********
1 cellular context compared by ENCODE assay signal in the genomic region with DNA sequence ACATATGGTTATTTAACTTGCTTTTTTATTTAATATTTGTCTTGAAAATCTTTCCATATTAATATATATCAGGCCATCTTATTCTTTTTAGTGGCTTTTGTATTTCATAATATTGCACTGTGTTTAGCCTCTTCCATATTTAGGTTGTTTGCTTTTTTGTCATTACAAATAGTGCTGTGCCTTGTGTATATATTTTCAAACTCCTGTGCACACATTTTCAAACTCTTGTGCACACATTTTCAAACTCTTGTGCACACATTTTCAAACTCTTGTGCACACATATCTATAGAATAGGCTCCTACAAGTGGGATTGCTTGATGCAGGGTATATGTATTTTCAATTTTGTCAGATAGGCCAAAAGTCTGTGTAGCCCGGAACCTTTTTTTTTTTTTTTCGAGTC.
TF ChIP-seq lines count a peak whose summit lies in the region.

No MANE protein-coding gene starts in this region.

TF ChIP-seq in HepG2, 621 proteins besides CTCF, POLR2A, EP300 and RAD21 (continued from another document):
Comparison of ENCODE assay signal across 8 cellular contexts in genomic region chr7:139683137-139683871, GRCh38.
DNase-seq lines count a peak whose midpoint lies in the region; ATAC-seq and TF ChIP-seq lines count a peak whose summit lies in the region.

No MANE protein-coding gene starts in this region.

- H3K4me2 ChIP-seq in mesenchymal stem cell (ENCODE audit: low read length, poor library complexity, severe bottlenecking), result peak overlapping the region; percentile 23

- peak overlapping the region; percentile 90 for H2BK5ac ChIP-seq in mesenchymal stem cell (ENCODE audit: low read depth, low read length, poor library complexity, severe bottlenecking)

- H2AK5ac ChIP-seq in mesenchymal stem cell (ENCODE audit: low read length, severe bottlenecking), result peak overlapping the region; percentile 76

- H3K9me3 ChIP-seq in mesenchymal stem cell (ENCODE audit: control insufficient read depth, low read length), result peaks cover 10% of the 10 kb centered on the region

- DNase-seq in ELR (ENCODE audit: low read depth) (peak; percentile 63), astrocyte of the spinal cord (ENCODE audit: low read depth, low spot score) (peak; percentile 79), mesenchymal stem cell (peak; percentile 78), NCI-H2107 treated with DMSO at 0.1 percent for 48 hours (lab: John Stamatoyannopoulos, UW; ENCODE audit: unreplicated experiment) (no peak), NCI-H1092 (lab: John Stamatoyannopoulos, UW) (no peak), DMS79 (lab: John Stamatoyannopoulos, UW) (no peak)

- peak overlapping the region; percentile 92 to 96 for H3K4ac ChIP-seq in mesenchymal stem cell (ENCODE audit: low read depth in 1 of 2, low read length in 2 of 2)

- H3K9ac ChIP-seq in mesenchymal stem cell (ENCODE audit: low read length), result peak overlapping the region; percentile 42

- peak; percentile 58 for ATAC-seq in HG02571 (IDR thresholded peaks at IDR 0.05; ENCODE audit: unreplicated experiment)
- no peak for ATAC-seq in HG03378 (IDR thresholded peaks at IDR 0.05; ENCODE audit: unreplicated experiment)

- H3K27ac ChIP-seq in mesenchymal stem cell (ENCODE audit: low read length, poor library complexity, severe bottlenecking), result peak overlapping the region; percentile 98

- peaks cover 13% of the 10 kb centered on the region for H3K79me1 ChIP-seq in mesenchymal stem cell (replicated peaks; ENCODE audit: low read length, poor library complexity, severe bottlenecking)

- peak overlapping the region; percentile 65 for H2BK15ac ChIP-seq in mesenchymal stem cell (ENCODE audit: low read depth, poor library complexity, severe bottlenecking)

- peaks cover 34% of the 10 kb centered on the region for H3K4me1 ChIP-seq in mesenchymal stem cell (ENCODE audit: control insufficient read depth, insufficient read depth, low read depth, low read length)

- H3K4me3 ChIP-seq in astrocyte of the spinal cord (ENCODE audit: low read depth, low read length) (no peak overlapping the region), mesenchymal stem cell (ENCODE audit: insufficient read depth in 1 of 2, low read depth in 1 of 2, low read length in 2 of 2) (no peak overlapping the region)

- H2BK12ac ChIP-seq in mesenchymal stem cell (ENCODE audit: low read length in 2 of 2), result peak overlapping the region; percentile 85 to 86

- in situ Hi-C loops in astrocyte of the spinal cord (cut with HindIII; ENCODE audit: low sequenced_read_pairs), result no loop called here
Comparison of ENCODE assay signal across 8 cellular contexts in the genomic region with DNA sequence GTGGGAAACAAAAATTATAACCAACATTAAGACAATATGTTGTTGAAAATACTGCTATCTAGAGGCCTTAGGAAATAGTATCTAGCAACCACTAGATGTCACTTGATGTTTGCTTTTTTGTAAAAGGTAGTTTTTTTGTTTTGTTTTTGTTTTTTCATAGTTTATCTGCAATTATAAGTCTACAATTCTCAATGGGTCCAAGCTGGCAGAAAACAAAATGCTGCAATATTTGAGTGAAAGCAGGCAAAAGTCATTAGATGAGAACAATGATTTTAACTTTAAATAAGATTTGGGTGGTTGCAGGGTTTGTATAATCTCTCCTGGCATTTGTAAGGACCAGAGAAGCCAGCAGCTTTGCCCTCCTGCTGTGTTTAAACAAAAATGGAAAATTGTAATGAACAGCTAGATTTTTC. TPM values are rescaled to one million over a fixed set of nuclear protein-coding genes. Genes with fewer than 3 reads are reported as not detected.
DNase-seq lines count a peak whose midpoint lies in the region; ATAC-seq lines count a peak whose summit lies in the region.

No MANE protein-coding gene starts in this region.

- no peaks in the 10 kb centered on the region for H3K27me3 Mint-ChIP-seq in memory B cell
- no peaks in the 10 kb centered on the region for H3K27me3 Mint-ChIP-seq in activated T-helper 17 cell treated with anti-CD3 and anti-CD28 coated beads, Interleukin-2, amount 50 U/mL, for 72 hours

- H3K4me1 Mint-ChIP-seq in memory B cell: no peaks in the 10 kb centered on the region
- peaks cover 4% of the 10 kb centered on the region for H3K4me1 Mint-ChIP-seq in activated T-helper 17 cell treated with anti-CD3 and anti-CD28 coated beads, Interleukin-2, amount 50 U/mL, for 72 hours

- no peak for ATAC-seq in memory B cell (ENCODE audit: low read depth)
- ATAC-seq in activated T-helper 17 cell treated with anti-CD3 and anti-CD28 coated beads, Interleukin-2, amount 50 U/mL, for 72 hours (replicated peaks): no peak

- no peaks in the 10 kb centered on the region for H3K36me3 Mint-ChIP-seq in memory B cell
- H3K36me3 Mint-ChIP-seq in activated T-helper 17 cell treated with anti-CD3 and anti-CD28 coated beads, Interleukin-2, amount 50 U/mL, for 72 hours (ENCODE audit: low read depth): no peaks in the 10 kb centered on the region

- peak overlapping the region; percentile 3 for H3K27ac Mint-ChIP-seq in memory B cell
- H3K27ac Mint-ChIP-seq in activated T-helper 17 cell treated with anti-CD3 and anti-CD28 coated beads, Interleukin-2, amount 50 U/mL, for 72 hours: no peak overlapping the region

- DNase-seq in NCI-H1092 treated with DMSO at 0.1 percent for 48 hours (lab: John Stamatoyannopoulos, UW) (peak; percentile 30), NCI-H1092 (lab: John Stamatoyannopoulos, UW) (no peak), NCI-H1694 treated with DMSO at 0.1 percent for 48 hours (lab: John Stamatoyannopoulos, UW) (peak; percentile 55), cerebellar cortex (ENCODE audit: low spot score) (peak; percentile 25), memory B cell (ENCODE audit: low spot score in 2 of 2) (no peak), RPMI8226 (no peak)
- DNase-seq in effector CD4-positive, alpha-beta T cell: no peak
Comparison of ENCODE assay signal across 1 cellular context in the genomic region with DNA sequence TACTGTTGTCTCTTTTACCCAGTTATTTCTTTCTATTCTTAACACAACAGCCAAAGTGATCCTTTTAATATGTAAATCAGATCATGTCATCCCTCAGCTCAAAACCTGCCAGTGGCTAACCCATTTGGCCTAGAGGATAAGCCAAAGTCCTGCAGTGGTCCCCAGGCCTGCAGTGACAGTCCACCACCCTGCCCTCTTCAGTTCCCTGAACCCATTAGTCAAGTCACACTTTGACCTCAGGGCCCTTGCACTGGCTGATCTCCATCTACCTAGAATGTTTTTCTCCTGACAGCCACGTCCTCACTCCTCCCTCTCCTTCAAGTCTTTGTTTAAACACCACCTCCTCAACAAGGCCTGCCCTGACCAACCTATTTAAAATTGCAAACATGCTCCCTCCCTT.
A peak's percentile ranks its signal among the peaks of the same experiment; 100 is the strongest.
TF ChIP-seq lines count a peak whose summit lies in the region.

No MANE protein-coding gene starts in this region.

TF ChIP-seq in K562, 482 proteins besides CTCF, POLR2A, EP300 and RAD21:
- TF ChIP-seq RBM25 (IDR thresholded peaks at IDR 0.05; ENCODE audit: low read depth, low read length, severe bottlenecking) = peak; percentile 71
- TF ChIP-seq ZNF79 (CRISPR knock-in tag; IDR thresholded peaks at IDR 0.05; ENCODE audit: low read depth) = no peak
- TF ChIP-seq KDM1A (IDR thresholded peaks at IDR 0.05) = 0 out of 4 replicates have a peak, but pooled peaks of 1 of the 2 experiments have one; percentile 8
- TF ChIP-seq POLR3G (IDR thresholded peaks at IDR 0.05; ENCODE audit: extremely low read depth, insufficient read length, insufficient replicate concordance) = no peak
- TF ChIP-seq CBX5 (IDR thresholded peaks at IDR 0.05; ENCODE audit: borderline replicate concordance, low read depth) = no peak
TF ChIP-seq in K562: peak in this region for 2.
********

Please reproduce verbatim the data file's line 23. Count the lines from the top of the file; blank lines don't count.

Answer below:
- in situ Hi-C loops in astrocyte of the spinal cord (cut with HindIII; ENCODE audit: low sequenced_read_pairs), result no loop called here